Mature readers should read Shelley's Mary because it brings to life the sensitive young woman who wrote Frankenstein. The biography exposes readers to the exhaustive allusiveness of Frankenstein and familiarizes them with the relationships and tragedies that touched Mary Shelley's life. This knowledge awakens readers to serious cultural and ethical problems still unsolved.
By titling this biography Shelley's Mary, the author calls attention to one of the most important relationships of Mary Shelley's life: her love affair and marriage with Percy Bysshe Shelley, the celebrated free-thinking romantic poet. Implicitly the title signifies both the depth of Mary's devotion to the poet and the subordinate literary position her work has traditionally held when compared with her husband's. Through the details that Leighton provides, the reader is able to grasp the cost of that devotion and subordination to Mary's emotional and professional life. The complex ethical problems caused by Mary's relationship with Shelley suggest that in writing about Frankenstein's monster, she may have been writing—in a symbolic way—about the monsters of guilt and frustration that haunted her own life.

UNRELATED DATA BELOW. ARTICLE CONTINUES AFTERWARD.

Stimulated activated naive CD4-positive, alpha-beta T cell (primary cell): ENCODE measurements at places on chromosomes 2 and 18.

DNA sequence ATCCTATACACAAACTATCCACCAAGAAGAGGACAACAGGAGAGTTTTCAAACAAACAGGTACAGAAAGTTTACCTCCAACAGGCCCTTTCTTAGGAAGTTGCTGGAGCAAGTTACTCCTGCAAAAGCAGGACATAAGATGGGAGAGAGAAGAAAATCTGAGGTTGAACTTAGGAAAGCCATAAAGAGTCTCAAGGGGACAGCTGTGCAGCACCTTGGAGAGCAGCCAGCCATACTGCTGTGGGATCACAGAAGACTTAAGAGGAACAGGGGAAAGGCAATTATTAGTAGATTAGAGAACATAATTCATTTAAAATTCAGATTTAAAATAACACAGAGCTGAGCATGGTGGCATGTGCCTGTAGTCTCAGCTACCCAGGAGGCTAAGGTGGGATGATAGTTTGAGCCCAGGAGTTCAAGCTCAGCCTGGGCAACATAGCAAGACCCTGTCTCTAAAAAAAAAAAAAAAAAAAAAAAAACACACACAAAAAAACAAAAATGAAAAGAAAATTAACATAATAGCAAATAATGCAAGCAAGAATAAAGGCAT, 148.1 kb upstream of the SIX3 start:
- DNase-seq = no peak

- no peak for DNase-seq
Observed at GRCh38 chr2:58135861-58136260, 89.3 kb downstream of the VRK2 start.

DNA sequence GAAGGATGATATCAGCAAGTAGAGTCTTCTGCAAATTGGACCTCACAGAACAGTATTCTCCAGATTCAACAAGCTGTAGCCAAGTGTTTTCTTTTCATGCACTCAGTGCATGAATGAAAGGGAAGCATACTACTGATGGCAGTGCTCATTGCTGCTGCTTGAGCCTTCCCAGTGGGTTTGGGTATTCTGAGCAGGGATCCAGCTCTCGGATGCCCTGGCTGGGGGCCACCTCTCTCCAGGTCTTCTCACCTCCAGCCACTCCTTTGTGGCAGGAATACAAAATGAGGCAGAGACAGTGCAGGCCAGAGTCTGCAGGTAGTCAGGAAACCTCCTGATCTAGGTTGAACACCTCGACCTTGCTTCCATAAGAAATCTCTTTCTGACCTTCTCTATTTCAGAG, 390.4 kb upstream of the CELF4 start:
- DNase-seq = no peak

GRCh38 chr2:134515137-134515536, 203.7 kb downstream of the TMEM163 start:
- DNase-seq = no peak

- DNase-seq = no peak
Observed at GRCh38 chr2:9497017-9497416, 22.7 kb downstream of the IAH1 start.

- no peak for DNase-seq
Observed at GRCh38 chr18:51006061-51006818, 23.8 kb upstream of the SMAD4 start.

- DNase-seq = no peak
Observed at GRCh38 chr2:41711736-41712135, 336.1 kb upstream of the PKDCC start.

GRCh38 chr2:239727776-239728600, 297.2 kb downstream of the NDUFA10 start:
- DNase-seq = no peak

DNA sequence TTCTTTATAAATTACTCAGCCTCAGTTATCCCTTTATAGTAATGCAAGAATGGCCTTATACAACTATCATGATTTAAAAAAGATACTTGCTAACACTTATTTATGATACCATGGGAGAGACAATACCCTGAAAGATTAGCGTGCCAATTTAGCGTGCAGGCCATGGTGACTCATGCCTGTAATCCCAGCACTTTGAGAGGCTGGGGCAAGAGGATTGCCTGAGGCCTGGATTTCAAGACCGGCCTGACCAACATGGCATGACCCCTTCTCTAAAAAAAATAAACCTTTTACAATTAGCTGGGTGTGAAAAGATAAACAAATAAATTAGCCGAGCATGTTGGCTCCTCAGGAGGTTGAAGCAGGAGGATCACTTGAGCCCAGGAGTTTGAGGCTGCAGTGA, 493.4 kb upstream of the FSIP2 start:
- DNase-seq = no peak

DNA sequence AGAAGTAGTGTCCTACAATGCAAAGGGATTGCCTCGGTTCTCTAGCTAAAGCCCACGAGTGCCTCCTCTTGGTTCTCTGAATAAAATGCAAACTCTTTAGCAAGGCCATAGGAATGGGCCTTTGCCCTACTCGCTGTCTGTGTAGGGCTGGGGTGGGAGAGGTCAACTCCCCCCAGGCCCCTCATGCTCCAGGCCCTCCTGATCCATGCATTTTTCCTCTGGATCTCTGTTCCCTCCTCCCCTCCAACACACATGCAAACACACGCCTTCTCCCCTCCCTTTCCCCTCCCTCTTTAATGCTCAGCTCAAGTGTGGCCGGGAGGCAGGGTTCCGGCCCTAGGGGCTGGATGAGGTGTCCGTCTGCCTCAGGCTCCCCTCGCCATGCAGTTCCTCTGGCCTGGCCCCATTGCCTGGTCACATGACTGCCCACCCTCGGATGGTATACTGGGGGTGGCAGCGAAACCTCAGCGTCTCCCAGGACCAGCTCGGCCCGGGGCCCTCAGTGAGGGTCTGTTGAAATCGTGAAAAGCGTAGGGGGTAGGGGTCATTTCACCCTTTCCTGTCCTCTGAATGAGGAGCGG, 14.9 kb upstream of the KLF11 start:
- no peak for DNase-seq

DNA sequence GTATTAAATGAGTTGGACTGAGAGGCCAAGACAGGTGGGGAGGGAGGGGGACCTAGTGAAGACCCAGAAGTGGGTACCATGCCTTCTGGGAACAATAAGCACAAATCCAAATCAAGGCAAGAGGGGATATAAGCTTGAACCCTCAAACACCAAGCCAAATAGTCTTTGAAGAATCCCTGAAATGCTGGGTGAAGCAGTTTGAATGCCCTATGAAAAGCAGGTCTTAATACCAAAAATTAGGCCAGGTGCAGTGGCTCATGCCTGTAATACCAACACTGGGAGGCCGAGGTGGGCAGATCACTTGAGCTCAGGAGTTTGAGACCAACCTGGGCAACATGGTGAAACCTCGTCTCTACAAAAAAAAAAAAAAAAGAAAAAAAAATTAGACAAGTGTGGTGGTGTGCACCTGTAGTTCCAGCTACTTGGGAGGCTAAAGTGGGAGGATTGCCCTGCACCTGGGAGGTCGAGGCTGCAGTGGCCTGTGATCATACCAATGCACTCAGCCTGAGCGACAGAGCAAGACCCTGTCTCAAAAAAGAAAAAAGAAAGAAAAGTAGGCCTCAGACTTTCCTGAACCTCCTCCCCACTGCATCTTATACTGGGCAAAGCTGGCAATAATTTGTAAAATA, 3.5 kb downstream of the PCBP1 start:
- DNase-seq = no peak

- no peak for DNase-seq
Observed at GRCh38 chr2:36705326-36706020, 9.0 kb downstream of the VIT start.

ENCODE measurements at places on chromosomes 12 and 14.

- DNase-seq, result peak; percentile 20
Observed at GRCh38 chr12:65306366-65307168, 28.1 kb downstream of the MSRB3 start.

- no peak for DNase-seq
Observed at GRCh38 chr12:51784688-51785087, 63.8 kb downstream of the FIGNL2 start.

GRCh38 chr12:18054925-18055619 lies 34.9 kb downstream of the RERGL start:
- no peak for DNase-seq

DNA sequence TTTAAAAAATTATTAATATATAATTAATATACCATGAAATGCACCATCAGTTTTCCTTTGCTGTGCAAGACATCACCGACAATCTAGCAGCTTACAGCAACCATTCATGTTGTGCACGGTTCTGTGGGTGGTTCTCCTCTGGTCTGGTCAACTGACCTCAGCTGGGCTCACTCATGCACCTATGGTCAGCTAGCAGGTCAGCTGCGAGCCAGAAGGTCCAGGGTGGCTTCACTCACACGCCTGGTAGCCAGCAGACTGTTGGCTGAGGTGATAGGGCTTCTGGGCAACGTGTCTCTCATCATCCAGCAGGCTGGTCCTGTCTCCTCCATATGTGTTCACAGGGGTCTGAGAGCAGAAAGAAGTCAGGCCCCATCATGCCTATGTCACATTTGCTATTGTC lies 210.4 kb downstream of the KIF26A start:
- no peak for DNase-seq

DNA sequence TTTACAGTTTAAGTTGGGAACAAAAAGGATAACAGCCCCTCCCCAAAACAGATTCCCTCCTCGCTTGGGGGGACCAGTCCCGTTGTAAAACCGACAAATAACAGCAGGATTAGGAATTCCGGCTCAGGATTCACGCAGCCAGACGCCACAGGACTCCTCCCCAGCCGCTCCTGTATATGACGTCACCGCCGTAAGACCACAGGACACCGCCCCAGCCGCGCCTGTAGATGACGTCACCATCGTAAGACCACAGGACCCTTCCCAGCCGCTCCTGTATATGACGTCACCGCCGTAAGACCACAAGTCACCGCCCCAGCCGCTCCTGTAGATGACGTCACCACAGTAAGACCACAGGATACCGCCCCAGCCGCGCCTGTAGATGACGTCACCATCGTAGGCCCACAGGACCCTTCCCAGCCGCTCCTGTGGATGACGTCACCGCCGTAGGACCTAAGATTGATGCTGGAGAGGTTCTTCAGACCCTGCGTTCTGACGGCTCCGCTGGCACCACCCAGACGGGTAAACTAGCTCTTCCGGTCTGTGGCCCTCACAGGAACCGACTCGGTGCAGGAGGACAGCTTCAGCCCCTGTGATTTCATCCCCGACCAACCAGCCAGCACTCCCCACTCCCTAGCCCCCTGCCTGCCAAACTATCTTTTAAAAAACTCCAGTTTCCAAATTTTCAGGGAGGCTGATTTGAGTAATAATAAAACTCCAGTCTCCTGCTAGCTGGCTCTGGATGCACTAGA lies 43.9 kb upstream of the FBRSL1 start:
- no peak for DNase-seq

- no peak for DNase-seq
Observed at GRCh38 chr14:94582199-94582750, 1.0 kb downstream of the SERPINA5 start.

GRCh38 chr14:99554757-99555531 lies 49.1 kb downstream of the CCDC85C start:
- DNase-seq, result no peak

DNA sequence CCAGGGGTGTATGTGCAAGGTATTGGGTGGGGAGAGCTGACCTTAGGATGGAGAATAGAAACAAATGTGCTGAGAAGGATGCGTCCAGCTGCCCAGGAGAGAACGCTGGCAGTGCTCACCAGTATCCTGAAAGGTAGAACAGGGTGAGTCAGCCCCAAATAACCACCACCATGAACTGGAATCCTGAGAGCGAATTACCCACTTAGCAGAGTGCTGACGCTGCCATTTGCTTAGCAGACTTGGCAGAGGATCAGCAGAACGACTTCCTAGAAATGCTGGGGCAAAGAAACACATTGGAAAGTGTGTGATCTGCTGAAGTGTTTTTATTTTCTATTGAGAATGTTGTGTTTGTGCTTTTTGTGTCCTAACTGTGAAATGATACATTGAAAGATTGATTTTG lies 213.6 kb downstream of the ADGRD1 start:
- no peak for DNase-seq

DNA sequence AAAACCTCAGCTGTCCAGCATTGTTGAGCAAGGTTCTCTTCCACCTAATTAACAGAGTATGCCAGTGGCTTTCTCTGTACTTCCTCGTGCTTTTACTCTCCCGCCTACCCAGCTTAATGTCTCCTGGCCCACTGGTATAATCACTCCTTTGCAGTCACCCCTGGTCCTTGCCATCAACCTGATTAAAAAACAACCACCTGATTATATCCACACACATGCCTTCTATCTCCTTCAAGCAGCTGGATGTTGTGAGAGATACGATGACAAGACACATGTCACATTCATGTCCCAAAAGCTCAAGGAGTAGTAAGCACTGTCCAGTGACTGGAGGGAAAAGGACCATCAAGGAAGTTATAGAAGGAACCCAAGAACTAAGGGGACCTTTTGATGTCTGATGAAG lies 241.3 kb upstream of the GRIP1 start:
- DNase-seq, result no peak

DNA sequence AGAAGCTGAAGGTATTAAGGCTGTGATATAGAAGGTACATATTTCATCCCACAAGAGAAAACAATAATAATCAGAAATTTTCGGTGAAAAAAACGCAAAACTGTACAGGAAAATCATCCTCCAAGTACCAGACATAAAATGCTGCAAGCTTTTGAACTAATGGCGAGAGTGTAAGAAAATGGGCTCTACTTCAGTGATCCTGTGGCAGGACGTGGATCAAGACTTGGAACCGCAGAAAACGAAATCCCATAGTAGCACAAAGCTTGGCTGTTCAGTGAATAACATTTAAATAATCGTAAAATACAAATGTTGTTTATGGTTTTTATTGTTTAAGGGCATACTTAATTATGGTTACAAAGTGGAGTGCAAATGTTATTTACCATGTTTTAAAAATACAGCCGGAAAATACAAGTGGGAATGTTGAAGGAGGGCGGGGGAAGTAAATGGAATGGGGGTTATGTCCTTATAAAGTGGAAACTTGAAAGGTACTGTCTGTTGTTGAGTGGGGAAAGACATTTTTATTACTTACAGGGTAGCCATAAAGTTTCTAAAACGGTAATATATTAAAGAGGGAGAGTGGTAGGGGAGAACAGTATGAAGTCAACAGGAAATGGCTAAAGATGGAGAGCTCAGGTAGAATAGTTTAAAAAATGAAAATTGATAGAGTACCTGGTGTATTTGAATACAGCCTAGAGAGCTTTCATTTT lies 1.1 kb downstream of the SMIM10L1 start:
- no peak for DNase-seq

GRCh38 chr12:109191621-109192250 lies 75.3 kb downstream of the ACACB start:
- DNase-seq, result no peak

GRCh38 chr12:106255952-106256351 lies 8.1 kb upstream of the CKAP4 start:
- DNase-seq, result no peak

Mary Shelley was born to brilliant, famous, unstable parents. Her mother died when Mary was born, and her father's remarriage imposed on Mary a stepmother and a demanding, parasitic stepsister. When Mary eloped with Percy Shelley, he was married to...
(The entire section is 356 words.)